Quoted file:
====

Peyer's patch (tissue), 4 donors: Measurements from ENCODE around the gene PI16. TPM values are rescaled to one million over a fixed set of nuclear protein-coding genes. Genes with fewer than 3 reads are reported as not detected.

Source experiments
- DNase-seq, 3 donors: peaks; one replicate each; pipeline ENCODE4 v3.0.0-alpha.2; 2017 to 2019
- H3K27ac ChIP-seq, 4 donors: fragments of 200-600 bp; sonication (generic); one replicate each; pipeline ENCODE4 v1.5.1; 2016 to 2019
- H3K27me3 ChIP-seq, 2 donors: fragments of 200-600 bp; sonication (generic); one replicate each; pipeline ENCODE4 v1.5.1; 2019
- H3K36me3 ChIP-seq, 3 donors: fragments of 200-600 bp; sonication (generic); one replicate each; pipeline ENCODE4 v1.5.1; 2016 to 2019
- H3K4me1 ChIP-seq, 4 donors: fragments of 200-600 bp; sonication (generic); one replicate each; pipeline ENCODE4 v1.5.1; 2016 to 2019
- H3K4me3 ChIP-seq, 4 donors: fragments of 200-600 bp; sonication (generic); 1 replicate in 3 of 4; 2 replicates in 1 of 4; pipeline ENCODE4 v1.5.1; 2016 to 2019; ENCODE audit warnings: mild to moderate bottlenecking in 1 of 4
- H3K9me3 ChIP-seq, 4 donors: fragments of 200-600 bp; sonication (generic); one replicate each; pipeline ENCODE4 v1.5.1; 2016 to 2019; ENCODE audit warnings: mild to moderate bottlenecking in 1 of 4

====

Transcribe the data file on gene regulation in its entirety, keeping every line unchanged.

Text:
Peyer's patch (tissue), 4 donors: Measurements from ENCODE around the gene PI16. TPM values are rescaled to one million over a fixed set of nuclear protein-coding genes. Genes with fewer than 3 reads are reported as not detected.

Source experiments
- DNase-seq, 3 donors: peaks; one replicate each; pipeline ENCODE4 v3.0.0-alpha.2; 2017 to 2019
- H3K27ac ChIP-seq, 4 donors: fragments of 200-600 bp; sonication (generic); one replicate each; pipeline ENCODE4 v1.5.1; 2016 to 2019
- H3K27me3 ChIP-seq, 2 donors: fragments of 200-600 bp; sonication (generic); one replicate each; pipeline ENCODE4 v1.5.1; 2019
- H3K36me3 ChIP-seq, 3 donors: fragments of 200-600 bp; sonication (generic); one replicate each; pipeline ENCODE4 v1.5.1; 2016 to 2019
- H3K4me1 ChIP-seq, 4 donors: fragments of 200-600 bp; sonication (generic); one replicate each; pipeline ENCODE4 v1.5.1; 2016 to 2019
- H3K4me3 ChIP-seq, 4 donors: fragments of 200-600 bp; sonication (generic); 1 replicate in 3 of 4; 2 replicates in 1 of 4; pipeline ENCODE4 v1.5.1; 2016 to 2019; ENCODE audit warnings: mild to moderate bottlenecking in 1 of 4
- H3K9me3 ChIP-seq, 4 donors: fragments of 200-600 bp; sonication (generic); one replicate each; pipeline ENCODE4 v1.5.1; 2016 to 2019; ENCODE audit warnings: mild to moderate bottlenecking in 1 of 4